SIOUX FALLS, S.D. (KELO) — Signatures are now being gathered for a possible ballot measure to dramatically change the way elections are conducted in South Dakota.
The South Dakota Secretary of State’s office approved a petition for a Constitutional Amendment that would establish a top-two primary election system. The statewide ballot question committee, South Dakota Open Primaries, is holding a news conference Wednesday in Sioux Falls to highlight its first signature for the petition.
Joe Kirby, a lawyer and well-known retired Sioux Falls businessman, is the main sponsor behind the ballot measure to start a top-two primary election in South Dakota. Kirby told KELOLAND News in December 2022 he wants to let all voters vote.
Kirby is the chairman of South Dakota Open Primaries, which has a four-member board of directors with De Knudson, Tom Dempster and Drey Samuelson serving with Kirby.
Dempster, a former Republican state Senator and Minnehaha County Commissioner, said Wednesday he talks and works with people he agrees with and people he disagrees with.
“Our partisan primary system, all too often, focuses candidates to a very small and ideological eye of the needle,” Dempster said. “Over time, we, the people, become more and more extreme. That means we don’t talk.”
Dempster said the problem isn’t the people, it’s the primary system.
Two self-described registered independent voters – Tom Heinz and Jason Pieper – said not enough voices were being heard.
“Last year, 95% of primary elections for our state legislature were closed to independent voters,” said Heinz, a business owner from Dakota Dunes.
Pieper said there was an alarming number of uncontested races in South Dakota.
“We have too many politicians in our state running unopposed,” Heinz said. “Our broken primary system is a big part of this problem.”
After the speakers, Kirby became the first person to sign the petition.
Kirby said he hasn’t heard of any opposition to the Constitutional Amendment but said he could see opposition from the “radical sides of both parties.”
Kirby said “it would be a good start” if the Republican Party in South Dakota opened its primary election to independent voters.
“That still wouldn’t let all voters vote in a single primary election,” Kirby said. “We think this is a better system. All voters would get to decide which are the two best (candidates) to move onto the general election.”
Democrat Rep. Linda Duba was in attendance at the news conference. The Sioux Falls lawmaker said she is supporting South Dakota Open Primaries because it is the right thing to do. She said she’s not concerned if Democrat candidates would be left off November ballots with the top-two primary system.
“If we worry about that, then we’re worried about the wrong thing,” Duba said. “The more that you get people involved in the process, you can generate interest and hopefully you will generate people that will come out and run for office.”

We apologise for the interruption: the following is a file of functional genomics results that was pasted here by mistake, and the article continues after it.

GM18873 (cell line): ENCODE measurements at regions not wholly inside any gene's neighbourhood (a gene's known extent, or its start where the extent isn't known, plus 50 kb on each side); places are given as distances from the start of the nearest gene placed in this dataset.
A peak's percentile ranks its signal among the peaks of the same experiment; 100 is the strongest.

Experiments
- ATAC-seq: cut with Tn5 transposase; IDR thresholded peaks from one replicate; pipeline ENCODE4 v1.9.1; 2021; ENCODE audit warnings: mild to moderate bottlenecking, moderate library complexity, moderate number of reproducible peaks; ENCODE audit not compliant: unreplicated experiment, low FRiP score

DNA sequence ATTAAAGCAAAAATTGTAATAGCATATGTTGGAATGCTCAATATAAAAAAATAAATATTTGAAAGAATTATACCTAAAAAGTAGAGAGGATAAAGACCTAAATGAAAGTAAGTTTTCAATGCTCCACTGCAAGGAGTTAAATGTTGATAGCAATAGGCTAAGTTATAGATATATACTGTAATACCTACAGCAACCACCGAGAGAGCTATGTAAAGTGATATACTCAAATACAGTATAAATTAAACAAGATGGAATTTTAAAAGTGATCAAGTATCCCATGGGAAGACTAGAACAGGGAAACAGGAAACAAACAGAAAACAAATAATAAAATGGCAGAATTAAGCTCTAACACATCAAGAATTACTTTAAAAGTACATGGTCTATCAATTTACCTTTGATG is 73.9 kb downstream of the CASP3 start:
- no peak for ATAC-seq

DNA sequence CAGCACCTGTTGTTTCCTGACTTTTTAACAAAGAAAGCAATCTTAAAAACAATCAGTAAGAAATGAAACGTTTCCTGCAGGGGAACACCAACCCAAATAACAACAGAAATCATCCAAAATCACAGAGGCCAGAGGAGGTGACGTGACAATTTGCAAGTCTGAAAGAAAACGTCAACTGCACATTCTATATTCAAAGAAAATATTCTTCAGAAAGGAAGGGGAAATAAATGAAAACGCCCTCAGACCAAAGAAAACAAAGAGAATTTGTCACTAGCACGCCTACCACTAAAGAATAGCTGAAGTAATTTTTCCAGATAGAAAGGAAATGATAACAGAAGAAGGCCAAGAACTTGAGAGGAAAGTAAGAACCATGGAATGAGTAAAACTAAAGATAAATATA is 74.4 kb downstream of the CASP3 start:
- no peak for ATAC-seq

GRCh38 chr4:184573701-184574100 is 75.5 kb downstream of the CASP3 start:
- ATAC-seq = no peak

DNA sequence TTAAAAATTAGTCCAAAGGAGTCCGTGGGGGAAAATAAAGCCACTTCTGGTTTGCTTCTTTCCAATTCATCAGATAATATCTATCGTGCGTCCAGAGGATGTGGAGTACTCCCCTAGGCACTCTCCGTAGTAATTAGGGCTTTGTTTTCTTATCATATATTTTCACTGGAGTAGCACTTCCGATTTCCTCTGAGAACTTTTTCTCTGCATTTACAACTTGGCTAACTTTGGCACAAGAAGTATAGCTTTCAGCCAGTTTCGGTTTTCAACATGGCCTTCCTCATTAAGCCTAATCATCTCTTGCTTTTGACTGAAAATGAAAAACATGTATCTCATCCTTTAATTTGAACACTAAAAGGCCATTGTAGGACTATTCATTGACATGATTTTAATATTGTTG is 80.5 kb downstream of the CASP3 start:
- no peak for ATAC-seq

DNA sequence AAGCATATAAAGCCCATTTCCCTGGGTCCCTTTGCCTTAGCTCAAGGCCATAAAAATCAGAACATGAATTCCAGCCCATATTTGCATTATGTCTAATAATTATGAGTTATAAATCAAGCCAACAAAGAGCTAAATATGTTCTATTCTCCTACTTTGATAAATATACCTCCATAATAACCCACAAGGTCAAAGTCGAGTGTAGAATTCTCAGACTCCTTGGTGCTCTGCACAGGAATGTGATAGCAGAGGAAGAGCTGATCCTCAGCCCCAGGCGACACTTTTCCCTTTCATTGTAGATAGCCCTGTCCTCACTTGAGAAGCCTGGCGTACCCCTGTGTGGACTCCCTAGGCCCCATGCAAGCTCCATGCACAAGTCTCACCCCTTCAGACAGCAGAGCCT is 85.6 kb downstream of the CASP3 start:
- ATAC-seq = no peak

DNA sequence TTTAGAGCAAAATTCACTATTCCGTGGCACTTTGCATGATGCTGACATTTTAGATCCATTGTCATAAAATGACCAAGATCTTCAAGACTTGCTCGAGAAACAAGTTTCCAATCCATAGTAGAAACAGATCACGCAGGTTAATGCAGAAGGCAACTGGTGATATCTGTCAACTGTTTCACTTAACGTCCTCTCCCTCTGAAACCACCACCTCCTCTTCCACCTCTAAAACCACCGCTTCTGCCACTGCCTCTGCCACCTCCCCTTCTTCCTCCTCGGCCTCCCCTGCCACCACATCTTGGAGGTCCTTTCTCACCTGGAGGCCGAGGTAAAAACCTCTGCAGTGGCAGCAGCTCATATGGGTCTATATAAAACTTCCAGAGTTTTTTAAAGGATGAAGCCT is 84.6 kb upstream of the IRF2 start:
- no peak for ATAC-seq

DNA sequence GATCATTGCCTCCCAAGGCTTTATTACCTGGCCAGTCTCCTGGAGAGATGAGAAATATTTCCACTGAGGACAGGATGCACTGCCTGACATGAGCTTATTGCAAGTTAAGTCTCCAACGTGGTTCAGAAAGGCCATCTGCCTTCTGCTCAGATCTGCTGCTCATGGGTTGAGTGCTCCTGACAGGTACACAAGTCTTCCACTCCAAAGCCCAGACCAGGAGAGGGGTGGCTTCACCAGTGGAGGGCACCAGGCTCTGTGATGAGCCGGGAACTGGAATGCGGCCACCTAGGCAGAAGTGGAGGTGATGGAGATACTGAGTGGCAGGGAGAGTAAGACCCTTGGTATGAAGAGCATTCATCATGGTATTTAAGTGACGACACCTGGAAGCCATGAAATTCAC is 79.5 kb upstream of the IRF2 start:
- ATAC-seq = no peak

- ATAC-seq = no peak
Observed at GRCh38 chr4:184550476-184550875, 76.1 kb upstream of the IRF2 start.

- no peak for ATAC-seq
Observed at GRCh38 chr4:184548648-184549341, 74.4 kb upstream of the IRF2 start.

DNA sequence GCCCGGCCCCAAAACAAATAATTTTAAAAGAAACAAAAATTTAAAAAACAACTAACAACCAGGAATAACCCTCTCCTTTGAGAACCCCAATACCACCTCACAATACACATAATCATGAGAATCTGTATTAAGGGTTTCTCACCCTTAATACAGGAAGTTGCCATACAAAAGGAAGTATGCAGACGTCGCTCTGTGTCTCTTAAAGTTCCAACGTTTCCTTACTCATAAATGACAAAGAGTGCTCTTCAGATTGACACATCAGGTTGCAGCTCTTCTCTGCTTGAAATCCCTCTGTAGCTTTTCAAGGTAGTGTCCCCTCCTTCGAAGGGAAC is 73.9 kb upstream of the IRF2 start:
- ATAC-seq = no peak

KELOLAND’s Tom Hanson asked Kirby what the ballot measure would mean for average South Dakotans.
“The average South Dakotan would see a single ballot when they go in, instead Democrats get one ballot, Republicans get another and Independents don’t get one,” Kibry said. “All of us would get the same ballot to look at and we get to pick our choice for governor, for House, for Senate.”
South Dakota’s current primary system
Currently, South Dakota primary elections are considered as partially closed primaries.
Political parties may let unaffiliated voters vote in primaries and exclude members of opposing parties. In South Dakota, only registered Republican voters can vote in the Republican primary, while Independents and Democrats can vote in the Democratic primary.
According to the National Conference of State Legislatures, California and Washington use the top-two primary format which lists all candidates on the same ballot regardless of party affiliation. The top two vote-getters in each race, regardless of party, advance to the general election. The NCSL says Louisiana and Nebraska use other primary processes but share a lot of traits with the top-two primary.
Washington was the first state to enact top-two primaries in 2004 and the U.S. Supreme Court ruled 7-2 in favor of the top-two system in 2008 after political parties challenged the law.
What is South Dakota Open Primaries?
Registered as a statewide ballot question committee, South Dakota Open Primaries reported $51,150 in income in the latest campaign finance report by the secretary of state’s office.
To be placed on the 2024 ballot, South Dakota Open Primaries will need more than 35,000 signatures from registered South Dakota voters by May 7, 2024. That number is 10% of the total vote for governor in the last gubernatorial election.
The deadline for turning in signatures for Constitutional Amendments used to be 12 months ahead of the election, but the Eighth Circuit Court of Appeals deemed the 12-month deadline unconstitutional.